As The Sunday Game celebrates forty years on TV, Seán Creedon talks to its presenter of the last eleven years Des Cahill about his love of all things sporting and his life in broadcasting.

The BBC’s Match of the Day programme, with its distinctive theme music, has been regular Saturday night viewing in many Irish homes for over 50 years. Meanwhile, for the past 40 years the strains of the James Last tune Jägerlatein has signalled the start of summer and RTE’s Sunday night GAA highlights programme, The Sunday Game.

The Sunday Game made its debut on July 8th, 1979 when RTÉ2 showed just one game, the Munster hurling final at Semple Stadium, Thurles, where Cork beat Limerick 2-14 to 0-9.

Galway-born Jim Carney and the late Bill O’Herlihy were co-presenters in the early years. The programme made the headlines when one of their analysts was former Camogie player, Liz Howard. Female analysts and female presenters are very common in 2019, but 40 years ago it was big news to have a woman on Irish television talking about sport.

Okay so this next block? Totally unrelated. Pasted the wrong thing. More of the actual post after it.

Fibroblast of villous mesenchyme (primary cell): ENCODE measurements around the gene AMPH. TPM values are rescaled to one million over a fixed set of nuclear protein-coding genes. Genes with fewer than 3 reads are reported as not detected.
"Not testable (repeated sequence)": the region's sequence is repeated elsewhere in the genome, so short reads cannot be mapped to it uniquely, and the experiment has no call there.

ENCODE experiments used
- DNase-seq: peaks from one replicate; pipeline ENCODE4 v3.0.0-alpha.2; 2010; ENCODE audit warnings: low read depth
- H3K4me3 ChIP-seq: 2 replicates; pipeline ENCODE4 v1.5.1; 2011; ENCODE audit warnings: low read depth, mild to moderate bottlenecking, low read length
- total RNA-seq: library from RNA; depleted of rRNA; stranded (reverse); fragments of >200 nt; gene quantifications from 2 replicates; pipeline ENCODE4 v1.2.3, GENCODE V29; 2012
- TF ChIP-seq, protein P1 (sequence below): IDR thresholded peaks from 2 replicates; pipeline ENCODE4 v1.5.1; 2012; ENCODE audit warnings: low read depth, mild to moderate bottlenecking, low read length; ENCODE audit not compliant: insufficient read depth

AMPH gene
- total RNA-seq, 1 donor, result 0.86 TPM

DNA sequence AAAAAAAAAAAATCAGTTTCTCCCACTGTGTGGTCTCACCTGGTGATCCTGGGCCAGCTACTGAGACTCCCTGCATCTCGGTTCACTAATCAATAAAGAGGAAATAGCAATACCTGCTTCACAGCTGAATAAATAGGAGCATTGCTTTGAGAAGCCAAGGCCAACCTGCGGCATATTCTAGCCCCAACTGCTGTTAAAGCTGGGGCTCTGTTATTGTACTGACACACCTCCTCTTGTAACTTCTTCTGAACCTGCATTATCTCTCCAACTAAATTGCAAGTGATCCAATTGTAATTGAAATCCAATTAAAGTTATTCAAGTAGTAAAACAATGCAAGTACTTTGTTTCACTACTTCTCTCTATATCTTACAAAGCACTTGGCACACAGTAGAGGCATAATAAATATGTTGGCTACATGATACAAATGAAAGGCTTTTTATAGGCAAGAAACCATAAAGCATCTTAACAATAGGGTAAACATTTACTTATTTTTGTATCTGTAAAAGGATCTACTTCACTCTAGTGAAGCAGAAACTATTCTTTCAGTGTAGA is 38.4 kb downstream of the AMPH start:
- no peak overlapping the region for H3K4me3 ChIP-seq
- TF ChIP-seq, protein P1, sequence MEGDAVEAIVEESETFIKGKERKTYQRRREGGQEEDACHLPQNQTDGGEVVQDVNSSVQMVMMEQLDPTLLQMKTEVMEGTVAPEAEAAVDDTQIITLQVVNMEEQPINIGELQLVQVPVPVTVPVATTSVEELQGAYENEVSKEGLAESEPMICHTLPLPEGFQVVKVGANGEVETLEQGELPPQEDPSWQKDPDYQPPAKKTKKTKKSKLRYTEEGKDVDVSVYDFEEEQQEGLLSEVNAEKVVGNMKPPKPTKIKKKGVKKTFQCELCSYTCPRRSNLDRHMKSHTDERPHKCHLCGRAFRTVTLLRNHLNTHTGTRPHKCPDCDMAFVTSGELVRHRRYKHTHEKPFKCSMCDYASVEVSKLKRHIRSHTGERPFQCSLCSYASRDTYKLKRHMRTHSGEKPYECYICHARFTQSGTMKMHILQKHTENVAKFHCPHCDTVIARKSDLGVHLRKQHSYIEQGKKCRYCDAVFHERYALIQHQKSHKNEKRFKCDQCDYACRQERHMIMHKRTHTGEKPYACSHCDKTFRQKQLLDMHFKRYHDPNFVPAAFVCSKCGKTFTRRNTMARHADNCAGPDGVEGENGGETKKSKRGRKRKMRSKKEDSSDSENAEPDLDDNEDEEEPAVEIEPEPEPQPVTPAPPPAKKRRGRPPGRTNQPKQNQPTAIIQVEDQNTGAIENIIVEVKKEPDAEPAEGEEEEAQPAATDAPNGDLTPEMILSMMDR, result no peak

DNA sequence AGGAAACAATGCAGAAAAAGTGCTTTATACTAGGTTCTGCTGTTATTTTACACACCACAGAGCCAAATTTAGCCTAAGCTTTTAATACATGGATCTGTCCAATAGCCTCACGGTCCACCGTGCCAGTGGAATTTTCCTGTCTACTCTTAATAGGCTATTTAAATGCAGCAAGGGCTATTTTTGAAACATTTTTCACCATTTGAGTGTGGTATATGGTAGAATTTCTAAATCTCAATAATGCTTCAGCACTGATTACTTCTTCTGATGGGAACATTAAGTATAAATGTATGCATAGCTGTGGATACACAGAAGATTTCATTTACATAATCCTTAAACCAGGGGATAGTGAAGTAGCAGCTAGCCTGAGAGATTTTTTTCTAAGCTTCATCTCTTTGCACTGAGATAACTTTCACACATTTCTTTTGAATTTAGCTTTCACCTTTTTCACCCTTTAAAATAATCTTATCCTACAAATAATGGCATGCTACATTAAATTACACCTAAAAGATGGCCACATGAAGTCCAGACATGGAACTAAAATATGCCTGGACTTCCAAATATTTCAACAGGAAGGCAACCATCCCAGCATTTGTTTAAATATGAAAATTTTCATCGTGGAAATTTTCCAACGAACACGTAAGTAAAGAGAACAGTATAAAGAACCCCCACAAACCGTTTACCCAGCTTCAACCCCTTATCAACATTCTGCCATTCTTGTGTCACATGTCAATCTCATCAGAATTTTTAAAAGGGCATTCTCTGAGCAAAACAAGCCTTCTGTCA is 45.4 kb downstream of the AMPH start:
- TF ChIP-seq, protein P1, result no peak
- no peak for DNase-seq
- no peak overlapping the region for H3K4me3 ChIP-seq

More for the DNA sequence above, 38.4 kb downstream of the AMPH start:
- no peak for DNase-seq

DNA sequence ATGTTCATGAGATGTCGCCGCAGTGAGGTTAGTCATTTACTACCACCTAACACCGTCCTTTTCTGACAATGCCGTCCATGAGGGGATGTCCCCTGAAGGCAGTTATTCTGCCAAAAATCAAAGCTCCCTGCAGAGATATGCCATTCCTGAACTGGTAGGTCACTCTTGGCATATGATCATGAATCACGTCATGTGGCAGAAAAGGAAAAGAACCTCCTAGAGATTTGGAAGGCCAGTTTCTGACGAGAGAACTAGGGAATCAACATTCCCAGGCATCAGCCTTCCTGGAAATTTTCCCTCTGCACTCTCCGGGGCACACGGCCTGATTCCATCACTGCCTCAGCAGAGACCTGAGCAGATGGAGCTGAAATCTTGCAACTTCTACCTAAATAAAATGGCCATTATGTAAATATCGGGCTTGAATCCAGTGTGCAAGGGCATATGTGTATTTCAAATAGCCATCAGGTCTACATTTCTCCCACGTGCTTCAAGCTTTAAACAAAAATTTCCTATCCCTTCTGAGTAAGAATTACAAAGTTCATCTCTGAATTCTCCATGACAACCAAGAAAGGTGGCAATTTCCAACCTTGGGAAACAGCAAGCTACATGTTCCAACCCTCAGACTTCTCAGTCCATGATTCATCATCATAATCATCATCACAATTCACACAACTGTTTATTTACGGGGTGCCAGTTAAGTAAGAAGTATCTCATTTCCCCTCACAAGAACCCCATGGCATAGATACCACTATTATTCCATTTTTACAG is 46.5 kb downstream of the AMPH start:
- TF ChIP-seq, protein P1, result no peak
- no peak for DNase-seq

Seán Óg Ó Ceallacháin, who is fondly remembered for his long-running GAA results programme on Radio Éireann on Sunday nights, temporarily replaced Carney for two years, but then another Galway-man (via Waterford), Michael Lyster, took over from Carney in 1984, the GAA Centenary Year, when the programme got a revamp.

When the programme later expanded to feature live games, the Ireland’s Own columnist presented both The Sunday Game Live and The Sunday Game highlights programme later the same evening.

In 2004, when presentation of the afternoon programme moved from the RTÉ studios in Donnybrook to various venues around the country, Pat Spillane took over as presenter of the Sunday night highlights programme. Five years later the former Kerry footballer was replaced by Des Cahill.

Now well into his 11th season as presenter of the hugely popular Sunday night programme, is Des happy with the way the programme is going?

‘‘I am enjoying it. You couldn’t call it hard work because I love sport, but I am certainly kept very busy as I still do a lot of radio work also. We have great viewing figures and I don’t want to sound boastful, but our audience figures compared to Sky are not an issue. I realise that a lot of GAA people cannot afford to purchase a Sky Sports package.’’

Continue reading in this week’s Ireland’s Own